Are You Addicted to Change - And Allergic to Commitment?

26/02/2012 22:38 GMT | Updated 27/04/2012 10:12 BST

Since a child I was know as the butterfly. Or by my father as a fee spirit. Flitting round, full of life and enthusiasm for all things different.

I loved going on trips, detested going back to school and loathed routine. I adored any form of change. Dramatic ones especially. Arguments made me feel alive. Hurricanes energised me. World crises the ultimate fix for a change-a-holic.

Yet underneath it I was constantly restless. Falling in and out of friendships, never sleeping and never sure about what I wanted to do.

When I was younger I blamed the nasty old world. But soon I realised I attracted all this unstable behaviour because it came from a deep phobia of standing still.

Change defined my early childhood days.

I left Greece at five to live in London. The culture shock was huge. I switched orange groves and American Embassy pools for rain and greyness.

Ever since then I had left behind a life of greatness and everything that followed paled into insignificance. It made me feel on a deep level that I was always missing out on something or others were having a better time than me. It was a nagging ingrained feeling.

At work I would start a task and 'flea hop' to another without finishing the first. I'd never feel deeply satisfied at the end of a work day or a date. I'd go on holiday and feel energised yet lost at the same time. I'd return home and stare glumly at the flight boards wishing I'd go somewhere else. Its no coincidence I studied modern languages at Oxford, a way of opening up even more possibilities of places to live. Being bilingual means I'm never fully in one culture.

Four years ago I did the ultimate runner and fled to Australia. I went for three weeks and stayed for a year. I had a great time, basking in an Athenian climate, but it was never going to be forever. I went home eventually and it then became my escape plan if the going got tough. I'd threaten boyfriends with 'going back to Sydney'.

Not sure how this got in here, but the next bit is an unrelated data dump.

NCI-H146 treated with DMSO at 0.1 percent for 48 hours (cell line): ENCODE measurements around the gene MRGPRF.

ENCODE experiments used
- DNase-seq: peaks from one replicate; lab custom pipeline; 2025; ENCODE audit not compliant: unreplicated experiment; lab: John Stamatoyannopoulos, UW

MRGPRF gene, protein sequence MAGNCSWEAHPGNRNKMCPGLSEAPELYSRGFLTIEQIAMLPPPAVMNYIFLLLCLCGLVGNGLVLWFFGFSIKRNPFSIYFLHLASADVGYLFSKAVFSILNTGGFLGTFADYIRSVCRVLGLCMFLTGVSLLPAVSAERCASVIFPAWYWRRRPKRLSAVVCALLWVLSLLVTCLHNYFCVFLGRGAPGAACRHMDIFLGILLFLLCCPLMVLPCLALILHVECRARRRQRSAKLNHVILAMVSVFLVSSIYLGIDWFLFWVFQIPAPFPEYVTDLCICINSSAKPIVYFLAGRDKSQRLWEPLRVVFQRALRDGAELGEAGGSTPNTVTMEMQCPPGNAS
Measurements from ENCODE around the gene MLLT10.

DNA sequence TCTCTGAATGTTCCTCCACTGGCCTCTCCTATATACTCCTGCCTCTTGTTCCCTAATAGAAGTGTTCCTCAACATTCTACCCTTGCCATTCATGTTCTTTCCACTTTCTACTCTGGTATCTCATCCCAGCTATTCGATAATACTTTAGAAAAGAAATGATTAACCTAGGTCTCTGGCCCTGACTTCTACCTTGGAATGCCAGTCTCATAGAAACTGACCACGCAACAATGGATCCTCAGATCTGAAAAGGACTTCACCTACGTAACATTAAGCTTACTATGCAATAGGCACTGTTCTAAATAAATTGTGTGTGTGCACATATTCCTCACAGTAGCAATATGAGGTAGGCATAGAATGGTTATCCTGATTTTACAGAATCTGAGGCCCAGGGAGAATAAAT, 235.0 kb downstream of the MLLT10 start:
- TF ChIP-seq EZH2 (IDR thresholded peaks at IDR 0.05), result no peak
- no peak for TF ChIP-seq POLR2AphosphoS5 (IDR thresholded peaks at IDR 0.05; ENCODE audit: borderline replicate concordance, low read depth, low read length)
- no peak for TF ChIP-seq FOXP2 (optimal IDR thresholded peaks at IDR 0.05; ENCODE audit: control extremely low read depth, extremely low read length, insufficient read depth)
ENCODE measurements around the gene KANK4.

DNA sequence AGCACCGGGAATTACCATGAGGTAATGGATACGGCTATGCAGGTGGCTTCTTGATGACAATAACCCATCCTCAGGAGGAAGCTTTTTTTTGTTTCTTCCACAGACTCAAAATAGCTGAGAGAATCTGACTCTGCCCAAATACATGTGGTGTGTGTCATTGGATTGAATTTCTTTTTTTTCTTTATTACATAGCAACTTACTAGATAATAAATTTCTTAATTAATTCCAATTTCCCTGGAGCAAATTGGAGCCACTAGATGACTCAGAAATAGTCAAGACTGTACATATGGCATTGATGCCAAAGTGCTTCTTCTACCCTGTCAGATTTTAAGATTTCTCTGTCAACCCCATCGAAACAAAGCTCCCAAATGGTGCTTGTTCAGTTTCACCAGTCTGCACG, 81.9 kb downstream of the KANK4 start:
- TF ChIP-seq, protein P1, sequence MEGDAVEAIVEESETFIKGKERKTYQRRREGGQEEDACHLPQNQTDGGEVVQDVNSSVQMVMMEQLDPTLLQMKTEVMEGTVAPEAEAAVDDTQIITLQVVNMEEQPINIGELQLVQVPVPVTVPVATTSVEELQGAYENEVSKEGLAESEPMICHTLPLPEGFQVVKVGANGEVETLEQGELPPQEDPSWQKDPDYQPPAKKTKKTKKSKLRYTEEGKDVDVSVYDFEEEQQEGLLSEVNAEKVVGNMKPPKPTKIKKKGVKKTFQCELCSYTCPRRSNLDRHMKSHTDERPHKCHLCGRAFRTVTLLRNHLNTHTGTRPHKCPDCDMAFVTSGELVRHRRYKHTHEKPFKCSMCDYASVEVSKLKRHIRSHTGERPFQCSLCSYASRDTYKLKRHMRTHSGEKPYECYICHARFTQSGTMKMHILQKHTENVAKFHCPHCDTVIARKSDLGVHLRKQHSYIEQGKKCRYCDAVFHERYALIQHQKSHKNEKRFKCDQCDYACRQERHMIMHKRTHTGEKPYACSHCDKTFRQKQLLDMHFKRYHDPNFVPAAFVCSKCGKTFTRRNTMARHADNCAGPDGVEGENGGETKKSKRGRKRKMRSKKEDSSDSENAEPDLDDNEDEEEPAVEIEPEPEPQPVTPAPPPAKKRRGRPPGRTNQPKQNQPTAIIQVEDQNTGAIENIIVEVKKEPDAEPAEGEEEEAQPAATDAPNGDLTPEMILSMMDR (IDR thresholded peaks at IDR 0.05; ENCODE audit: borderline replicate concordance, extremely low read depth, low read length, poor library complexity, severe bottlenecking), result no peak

It all came to a head when my dad died. There is nothing more final than death. And nothing more grounding than taking care of someone you love, that will very soon leave you.

I looked at my life and realised nothing was solid. I had some real stuff, a house, projects. But I wasn't building for a future.

It was at this point I met my rock. One of the greatest loves left me and another took my hand. A safe and stable place for the butterfly to land.

Commitment-phobes either choose softees who are easily rejected or bad boys who run first.

My beau was neither. He had the stabilising force I needed and yet he would not get caught up in my flakiness.

It was stick or twist.

We started to build a life together. It involved his kids - it was the ultimate anchor. Every time I got itchy feet I'd just remind myself of the family life we had created.

I got pregnant last Christmas and lost the baby. I believe that my deep subconscious fear of being trapped made it happen. I learnt a lot as a result.

We now have a lovely home and life which make me feel protected. But it is still hard sometimes to keep that panicky fight or flight instinct.

Only just recently we went to Dubai. I love the city. Not many do. For me it is the belly button of the world. Hundreds of nationalities reunited in a form of Sim City. Expat lifestyle and constant stream of visitors between East and West.

We visited the resort of Atlantis and I felt instantly at home. Happy as a sand-girl. It was as if I had found that chimera. That life I had to leave. Of course Atlantis is exactly that - a lost city, one that no longer exists if it ever did at all, a mirage.

It all left me disconcerted. I longed for the real wood floors, the plants in my garden and 19th century walls of our French home.

I am certainly not cured of my fear of being tied down. But I know now that fantasising about a life that 'could' be means you miss out on the life you have.

Head in the clouds is fine but feet on the ground is better.